No More Pretending

When I look around, I see a lot of masks. It doesn’t matter what you claim to believe or be or identify with—the truth is the majority of us put on a face whether we’re aware of it or not. We place our identity in something, sometimes more than one thing, but all of these things are not truly what our souls long to find definition in. But as humans, we can’t help but search. You can claim you’ve found what you’re looking for, but in truth you are still searching.

Heck, I’ve found Jesus, but I am still searching. Not for something more than him, because I do believe he fulfills me, but for a sense of belonging and meaning in this life. This is why we put on faces—an attempt to blend in and become a part of a group that thinks in ways as similar to us as possible. We all want to be accepted, adopted into some sort of family. But the problem I’m seeing is that in this striving for acceptance, we not only forget the basic truth of who we are, but we forgo a beautiful unveiling, a glorious discovery. I see this phenomenon of mask-wearing both in the church and outside of the church. It’s like a generational disease. Nothing new, but a disease nonetheless.

What ever happened to being genuine?

What ever happened to being broken?

Now, I’m not saying that I think it’s cool to be broken, hurt, offended, etc. But I wonder what would happen if more and more of us embraced our own brokenness. Because the reality that we can’t escape is that we all have cracks—a few or a million, we all have them.  I think a lot of people come into a church and automatically feel like they have to cover up their scars so they can blend in with the crowd. Like maybe even that’s the only way they’ll make any friends. I think in the name of being good Christians we have mistakenly hidden our weaknesses and our vulnerabilities and just gone with the flow.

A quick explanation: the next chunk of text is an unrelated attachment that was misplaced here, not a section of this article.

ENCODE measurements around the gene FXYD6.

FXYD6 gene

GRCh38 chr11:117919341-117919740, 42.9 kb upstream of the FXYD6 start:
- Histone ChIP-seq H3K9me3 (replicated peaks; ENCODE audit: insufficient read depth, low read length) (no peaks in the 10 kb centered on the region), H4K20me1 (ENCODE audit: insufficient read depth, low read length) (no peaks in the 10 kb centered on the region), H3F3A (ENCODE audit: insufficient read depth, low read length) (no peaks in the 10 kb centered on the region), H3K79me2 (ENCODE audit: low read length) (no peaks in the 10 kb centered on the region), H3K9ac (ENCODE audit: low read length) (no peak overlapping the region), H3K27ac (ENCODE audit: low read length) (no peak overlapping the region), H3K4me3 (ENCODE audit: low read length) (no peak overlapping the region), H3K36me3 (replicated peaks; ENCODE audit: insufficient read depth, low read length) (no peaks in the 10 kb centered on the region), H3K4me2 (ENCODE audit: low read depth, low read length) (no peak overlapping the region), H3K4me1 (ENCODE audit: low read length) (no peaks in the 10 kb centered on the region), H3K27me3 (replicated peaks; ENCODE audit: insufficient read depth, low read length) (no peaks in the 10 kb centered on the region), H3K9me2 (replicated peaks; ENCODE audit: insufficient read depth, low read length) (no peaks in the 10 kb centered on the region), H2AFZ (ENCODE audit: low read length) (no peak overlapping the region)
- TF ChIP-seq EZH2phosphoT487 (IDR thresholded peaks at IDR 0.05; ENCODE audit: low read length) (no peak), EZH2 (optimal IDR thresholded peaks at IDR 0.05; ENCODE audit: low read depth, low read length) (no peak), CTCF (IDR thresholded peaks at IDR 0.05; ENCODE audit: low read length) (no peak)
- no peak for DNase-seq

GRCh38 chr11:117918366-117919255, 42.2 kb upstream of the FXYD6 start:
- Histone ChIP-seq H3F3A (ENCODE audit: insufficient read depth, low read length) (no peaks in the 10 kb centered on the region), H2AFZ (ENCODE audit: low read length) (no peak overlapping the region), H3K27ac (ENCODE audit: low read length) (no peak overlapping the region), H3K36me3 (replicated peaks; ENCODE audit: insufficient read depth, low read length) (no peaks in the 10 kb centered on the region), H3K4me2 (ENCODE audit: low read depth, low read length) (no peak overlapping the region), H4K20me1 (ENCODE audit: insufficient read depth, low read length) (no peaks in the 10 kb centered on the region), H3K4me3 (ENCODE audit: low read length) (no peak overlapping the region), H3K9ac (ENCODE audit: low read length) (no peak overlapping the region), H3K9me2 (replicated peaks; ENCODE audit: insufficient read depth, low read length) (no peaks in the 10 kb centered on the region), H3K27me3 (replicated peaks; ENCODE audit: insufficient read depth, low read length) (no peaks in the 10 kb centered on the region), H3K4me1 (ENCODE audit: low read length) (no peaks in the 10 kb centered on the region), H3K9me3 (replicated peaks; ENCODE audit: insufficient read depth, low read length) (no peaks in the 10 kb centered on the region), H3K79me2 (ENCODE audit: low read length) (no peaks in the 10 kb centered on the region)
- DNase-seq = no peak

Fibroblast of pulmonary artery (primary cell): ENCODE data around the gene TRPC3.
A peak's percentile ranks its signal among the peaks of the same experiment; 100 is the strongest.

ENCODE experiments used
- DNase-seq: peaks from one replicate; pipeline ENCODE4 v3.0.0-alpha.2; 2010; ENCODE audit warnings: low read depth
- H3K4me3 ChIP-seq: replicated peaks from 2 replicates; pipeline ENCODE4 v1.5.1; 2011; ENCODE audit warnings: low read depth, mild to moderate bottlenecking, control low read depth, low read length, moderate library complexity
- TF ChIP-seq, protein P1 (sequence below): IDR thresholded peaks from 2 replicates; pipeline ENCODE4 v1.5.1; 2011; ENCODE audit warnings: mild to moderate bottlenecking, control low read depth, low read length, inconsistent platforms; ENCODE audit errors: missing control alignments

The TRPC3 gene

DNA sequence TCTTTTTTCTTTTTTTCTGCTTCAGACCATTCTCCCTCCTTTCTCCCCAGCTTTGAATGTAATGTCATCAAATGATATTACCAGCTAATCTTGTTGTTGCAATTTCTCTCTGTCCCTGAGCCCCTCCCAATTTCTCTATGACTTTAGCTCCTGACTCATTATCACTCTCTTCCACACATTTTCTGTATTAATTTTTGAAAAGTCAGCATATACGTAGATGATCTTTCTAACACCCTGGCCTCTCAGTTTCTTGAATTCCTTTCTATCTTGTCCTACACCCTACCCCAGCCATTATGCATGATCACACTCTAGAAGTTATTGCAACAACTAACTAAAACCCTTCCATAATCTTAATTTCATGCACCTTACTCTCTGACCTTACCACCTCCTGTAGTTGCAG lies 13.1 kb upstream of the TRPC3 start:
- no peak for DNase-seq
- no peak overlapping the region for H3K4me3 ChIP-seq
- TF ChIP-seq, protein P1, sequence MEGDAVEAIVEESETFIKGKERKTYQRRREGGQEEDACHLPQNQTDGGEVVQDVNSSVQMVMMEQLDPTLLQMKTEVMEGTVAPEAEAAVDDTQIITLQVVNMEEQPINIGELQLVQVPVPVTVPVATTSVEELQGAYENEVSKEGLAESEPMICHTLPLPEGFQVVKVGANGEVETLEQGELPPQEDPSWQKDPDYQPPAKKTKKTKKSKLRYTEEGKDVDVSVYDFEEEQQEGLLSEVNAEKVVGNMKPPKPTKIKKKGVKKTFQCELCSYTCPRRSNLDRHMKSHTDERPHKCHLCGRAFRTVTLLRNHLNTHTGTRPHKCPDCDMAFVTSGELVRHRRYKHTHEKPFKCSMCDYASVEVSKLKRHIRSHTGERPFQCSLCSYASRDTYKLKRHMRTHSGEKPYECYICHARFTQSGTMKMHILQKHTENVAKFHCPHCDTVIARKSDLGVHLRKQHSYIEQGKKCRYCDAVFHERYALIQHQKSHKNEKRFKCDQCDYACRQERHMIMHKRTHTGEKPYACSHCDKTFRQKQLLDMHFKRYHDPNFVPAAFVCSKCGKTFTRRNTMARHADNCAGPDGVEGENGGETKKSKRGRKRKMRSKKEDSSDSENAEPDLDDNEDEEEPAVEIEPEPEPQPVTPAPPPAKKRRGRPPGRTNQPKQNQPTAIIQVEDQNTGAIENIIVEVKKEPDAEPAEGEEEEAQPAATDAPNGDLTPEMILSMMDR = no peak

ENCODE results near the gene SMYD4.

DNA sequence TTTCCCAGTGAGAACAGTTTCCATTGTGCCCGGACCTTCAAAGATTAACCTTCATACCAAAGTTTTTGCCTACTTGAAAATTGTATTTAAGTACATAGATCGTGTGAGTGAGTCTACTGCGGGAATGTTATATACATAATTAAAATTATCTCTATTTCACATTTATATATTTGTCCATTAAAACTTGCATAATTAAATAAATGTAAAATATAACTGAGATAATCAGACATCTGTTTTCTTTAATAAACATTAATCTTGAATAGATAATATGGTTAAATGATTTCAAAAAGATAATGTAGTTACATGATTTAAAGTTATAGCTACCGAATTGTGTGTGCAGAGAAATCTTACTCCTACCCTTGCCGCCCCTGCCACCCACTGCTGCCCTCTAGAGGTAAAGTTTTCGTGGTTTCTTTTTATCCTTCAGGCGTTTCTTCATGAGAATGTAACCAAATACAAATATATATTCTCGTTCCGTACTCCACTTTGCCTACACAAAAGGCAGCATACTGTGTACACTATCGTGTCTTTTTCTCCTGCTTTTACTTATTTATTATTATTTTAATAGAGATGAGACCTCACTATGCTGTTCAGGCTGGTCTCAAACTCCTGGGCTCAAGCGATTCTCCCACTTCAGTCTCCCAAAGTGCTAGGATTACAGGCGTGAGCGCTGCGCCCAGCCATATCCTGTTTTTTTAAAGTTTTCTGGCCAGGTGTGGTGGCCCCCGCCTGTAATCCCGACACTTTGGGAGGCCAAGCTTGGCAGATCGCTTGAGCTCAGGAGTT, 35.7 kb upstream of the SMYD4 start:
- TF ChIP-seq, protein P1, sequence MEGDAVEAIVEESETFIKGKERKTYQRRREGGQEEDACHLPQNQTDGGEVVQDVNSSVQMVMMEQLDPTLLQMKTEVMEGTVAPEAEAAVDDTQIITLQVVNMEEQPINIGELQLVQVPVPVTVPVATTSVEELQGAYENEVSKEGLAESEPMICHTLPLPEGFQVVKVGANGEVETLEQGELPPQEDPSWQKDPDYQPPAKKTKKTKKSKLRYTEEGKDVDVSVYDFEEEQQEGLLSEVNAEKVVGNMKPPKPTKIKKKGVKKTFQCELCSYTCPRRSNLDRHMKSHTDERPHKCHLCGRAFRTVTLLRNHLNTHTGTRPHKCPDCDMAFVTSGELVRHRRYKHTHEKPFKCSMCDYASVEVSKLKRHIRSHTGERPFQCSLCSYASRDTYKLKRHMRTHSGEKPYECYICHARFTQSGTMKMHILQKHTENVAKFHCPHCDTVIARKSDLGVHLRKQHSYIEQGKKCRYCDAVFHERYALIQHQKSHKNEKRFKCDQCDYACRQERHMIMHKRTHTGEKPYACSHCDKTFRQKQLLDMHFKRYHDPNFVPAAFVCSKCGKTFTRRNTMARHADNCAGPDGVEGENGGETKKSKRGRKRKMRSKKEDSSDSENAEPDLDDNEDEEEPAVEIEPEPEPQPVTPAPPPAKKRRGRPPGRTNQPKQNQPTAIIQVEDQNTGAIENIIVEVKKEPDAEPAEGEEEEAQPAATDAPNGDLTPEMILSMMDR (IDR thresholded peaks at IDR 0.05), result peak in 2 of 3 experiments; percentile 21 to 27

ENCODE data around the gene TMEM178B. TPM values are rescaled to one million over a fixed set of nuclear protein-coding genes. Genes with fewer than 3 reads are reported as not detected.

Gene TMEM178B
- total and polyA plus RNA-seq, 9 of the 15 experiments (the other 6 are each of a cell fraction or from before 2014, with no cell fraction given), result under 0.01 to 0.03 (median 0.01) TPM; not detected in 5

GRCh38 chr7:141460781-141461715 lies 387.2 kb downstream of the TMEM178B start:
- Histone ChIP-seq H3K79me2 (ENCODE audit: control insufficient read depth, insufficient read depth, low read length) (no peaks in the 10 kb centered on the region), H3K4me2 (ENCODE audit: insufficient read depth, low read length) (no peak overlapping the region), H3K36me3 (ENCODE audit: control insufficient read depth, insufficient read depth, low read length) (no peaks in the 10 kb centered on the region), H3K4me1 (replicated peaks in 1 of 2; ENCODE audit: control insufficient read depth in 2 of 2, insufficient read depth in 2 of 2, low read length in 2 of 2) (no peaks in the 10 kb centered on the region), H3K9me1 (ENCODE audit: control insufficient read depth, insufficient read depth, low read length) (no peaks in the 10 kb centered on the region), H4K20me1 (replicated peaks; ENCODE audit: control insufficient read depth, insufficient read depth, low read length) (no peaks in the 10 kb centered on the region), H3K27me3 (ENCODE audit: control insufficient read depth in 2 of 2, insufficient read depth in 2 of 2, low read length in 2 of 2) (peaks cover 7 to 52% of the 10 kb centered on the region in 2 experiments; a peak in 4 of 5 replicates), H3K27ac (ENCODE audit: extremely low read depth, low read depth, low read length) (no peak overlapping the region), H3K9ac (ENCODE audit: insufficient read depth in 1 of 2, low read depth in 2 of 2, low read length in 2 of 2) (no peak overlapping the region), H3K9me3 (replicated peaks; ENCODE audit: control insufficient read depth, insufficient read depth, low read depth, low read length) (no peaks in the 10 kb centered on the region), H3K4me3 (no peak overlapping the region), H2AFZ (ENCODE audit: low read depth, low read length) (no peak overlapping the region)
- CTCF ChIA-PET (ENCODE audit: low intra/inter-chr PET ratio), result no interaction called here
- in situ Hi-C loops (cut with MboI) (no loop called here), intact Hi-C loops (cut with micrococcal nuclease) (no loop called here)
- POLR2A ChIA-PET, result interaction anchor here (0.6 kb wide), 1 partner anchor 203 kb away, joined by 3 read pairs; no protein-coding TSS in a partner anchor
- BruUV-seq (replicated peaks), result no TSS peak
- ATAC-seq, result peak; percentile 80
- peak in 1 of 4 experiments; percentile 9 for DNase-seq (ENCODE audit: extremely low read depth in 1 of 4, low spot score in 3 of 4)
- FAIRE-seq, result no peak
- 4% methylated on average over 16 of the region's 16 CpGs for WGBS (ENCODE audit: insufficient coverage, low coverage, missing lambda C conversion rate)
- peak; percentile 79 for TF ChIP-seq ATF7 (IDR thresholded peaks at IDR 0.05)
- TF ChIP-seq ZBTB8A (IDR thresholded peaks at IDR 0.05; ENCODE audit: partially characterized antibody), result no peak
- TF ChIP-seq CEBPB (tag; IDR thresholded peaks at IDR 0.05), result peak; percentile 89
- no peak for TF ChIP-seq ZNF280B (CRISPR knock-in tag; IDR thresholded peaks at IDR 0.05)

No wonder so many people feel alone. If we’re not real with each other, there is no true connection. We feign to have common ground but we fail to get to the root of the matters of our hearts. We get caught up in hype but then only later realize we are still broken. Even with all the passion and truth we’ve been chasing, we didn’t give our hearts room to breathe, to be seen, to be healed.

I think broken people are beautiful. I see more beauty in openness and vulnerability that in flashy worship sets or power-packed programs. The masks become too much after a while. They confuse me, make me want to withdraw when all I want are people who are the same as me—a little broken here and there and willing to talk about it. Willing to discover truth and freedom together as we let the light shine through our cracks.

It’s the only way the world will know the true Jesus.

Embracing our brokenness as followers of Christ I believe will be an invitation to other lost souls, not a deterrent. We all want something real, whether we’re willing to admit it or not. So, will you join me, gather around the crackling flames that warm our hearts and offer a safe place, and open up your scars with me, share your joys? The real you—not what you think you’re supposed to be, but just you. Who knows—maybe along the way you’ll discover something new. Maybe you’ll see who you really were all along.

Maybe when you let down your mask, you’ll know something more beautiful than all your searching thus far has offered

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